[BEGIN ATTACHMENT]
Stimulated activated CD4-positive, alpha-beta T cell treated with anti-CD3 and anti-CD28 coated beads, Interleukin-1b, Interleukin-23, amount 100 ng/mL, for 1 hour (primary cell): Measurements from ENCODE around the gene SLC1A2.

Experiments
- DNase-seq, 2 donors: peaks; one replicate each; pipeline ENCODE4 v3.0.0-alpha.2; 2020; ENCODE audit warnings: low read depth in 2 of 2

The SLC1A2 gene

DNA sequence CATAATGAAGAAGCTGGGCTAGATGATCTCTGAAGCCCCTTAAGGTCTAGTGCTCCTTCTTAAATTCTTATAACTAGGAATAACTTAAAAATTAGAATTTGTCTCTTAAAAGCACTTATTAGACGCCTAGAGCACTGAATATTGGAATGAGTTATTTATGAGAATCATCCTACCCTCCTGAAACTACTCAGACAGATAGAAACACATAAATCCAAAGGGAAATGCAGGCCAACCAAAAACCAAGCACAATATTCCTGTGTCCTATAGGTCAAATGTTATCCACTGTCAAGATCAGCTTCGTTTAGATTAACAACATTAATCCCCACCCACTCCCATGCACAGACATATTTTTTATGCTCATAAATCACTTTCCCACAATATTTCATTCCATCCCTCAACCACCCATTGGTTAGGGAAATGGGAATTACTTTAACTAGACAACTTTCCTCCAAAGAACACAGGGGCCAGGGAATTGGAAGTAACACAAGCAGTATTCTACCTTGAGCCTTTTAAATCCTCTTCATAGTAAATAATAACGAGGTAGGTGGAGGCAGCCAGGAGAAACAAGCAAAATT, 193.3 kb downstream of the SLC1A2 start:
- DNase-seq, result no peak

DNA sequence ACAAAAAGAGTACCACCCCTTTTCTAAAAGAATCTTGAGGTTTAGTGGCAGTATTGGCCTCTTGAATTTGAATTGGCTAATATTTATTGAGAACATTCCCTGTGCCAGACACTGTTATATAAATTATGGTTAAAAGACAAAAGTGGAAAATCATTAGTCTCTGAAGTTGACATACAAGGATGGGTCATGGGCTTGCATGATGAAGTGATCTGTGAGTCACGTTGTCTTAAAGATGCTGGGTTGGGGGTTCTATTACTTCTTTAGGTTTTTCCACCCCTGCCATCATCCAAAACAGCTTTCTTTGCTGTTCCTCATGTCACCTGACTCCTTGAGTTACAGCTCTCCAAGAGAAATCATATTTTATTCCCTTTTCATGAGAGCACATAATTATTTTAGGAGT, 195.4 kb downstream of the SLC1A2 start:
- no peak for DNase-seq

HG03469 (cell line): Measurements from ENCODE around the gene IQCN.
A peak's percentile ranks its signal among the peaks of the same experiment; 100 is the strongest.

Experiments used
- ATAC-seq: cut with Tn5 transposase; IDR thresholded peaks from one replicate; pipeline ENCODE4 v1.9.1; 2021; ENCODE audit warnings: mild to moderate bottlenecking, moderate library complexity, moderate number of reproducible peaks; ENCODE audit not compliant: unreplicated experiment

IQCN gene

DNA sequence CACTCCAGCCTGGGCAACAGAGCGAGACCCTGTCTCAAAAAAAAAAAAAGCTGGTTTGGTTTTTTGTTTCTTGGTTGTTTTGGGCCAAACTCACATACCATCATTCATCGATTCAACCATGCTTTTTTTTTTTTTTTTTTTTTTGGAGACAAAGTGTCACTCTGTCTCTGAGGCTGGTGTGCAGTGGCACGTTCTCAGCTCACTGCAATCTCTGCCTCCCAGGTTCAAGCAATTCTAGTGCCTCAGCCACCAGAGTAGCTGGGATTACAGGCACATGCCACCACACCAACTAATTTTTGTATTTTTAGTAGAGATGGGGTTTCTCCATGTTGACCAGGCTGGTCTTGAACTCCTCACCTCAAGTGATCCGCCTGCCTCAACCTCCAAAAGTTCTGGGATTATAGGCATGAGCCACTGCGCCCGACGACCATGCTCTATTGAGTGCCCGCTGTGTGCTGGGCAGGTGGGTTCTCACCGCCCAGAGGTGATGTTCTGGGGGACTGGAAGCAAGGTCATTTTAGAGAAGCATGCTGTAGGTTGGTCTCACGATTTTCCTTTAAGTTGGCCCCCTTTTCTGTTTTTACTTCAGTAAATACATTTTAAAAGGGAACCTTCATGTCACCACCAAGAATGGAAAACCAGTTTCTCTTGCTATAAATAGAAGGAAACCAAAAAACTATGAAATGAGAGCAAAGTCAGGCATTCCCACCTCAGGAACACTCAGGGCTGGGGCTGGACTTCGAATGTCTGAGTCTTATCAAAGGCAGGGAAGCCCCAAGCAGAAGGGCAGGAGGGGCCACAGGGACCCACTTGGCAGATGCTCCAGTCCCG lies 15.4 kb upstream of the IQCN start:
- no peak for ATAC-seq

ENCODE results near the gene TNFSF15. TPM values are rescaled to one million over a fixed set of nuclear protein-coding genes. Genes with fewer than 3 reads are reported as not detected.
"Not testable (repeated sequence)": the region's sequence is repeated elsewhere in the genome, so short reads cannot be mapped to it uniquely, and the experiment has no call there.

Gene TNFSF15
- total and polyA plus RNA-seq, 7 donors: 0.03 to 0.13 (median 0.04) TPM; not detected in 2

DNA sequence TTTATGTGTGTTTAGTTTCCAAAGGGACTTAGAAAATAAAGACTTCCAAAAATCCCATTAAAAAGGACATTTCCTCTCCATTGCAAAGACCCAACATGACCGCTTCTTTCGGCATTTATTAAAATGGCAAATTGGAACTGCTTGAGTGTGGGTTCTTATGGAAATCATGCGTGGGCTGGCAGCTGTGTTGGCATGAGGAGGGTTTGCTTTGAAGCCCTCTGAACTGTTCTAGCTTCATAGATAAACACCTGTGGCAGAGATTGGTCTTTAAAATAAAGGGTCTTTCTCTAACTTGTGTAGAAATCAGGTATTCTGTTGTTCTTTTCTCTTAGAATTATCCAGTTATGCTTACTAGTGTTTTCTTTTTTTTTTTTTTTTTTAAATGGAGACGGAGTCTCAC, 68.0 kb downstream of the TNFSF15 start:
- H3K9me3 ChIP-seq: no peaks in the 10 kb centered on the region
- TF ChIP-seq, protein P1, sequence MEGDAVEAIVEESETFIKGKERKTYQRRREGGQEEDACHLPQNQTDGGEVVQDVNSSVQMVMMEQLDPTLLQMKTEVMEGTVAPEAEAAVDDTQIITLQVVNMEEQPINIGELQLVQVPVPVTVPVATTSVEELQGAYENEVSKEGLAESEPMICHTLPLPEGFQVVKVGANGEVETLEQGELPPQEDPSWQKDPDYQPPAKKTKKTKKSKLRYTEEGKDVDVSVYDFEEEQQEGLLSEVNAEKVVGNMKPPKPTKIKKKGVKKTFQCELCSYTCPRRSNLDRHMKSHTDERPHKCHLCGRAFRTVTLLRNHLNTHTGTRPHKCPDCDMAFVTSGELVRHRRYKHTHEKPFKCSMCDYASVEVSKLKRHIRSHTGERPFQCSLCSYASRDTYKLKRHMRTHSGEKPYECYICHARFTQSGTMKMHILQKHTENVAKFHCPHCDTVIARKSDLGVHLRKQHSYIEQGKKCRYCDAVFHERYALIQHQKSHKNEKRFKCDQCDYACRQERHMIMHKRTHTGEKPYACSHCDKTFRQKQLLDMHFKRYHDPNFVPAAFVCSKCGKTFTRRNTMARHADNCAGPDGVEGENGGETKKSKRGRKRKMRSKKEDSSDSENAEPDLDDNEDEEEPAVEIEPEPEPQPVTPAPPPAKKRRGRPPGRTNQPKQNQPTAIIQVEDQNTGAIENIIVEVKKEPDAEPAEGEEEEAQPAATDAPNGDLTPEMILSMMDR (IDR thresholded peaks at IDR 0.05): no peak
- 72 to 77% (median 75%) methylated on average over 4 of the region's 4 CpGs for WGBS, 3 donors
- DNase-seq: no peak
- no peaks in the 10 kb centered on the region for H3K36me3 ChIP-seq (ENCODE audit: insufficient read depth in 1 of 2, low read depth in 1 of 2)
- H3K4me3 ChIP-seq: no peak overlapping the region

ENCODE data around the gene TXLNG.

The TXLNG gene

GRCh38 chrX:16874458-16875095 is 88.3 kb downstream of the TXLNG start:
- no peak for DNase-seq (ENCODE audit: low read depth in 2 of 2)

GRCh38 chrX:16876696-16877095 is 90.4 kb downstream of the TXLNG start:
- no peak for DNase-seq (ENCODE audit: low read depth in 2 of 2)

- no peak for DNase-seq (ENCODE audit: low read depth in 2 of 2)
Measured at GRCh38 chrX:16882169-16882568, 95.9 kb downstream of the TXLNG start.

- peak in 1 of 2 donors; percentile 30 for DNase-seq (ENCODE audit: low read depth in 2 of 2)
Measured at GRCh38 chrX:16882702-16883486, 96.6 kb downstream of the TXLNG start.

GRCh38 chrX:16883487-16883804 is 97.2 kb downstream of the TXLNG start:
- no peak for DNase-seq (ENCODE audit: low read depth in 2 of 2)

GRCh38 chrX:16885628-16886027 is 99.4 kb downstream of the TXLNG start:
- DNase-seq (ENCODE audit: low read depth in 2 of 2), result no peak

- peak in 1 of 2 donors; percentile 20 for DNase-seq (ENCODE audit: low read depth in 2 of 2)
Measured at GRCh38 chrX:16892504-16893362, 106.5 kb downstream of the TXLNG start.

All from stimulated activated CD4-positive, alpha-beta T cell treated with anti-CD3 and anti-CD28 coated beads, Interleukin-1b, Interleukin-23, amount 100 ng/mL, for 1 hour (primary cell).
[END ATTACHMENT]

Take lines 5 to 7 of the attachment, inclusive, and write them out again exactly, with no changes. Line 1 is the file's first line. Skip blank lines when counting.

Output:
DNA sequence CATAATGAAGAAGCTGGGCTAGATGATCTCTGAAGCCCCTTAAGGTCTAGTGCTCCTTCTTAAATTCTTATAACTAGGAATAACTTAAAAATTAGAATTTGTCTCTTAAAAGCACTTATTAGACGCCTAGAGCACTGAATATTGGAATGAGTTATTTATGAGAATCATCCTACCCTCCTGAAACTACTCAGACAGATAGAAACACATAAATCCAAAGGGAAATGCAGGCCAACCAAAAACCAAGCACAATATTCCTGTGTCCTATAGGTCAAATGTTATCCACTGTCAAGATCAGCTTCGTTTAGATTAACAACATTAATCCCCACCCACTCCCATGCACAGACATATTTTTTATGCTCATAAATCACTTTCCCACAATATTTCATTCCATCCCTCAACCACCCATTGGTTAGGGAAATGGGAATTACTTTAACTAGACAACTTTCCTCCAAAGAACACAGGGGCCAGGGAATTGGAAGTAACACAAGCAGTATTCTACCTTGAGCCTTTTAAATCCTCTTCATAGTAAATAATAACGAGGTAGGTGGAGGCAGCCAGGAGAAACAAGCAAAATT, 193.3 kb downstream of the SLC1A2 start:
- DNase-seq, result no peak

DNA sequence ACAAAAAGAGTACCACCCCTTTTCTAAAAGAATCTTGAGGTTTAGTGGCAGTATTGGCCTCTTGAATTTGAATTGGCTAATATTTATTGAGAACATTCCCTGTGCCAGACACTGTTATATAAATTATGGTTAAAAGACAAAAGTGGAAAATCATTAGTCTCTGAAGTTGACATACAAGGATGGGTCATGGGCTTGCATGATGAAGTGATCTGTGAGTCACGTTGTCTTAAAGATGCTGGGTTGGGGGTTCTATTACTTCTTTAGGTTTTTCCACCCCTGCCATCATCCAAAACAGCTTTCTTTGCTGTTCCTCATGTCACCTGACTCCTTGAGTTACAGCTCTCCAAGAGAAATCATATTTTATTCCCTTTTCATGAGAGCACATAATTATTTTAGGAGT, 195.4 kb downstream of the SLC1A2 start: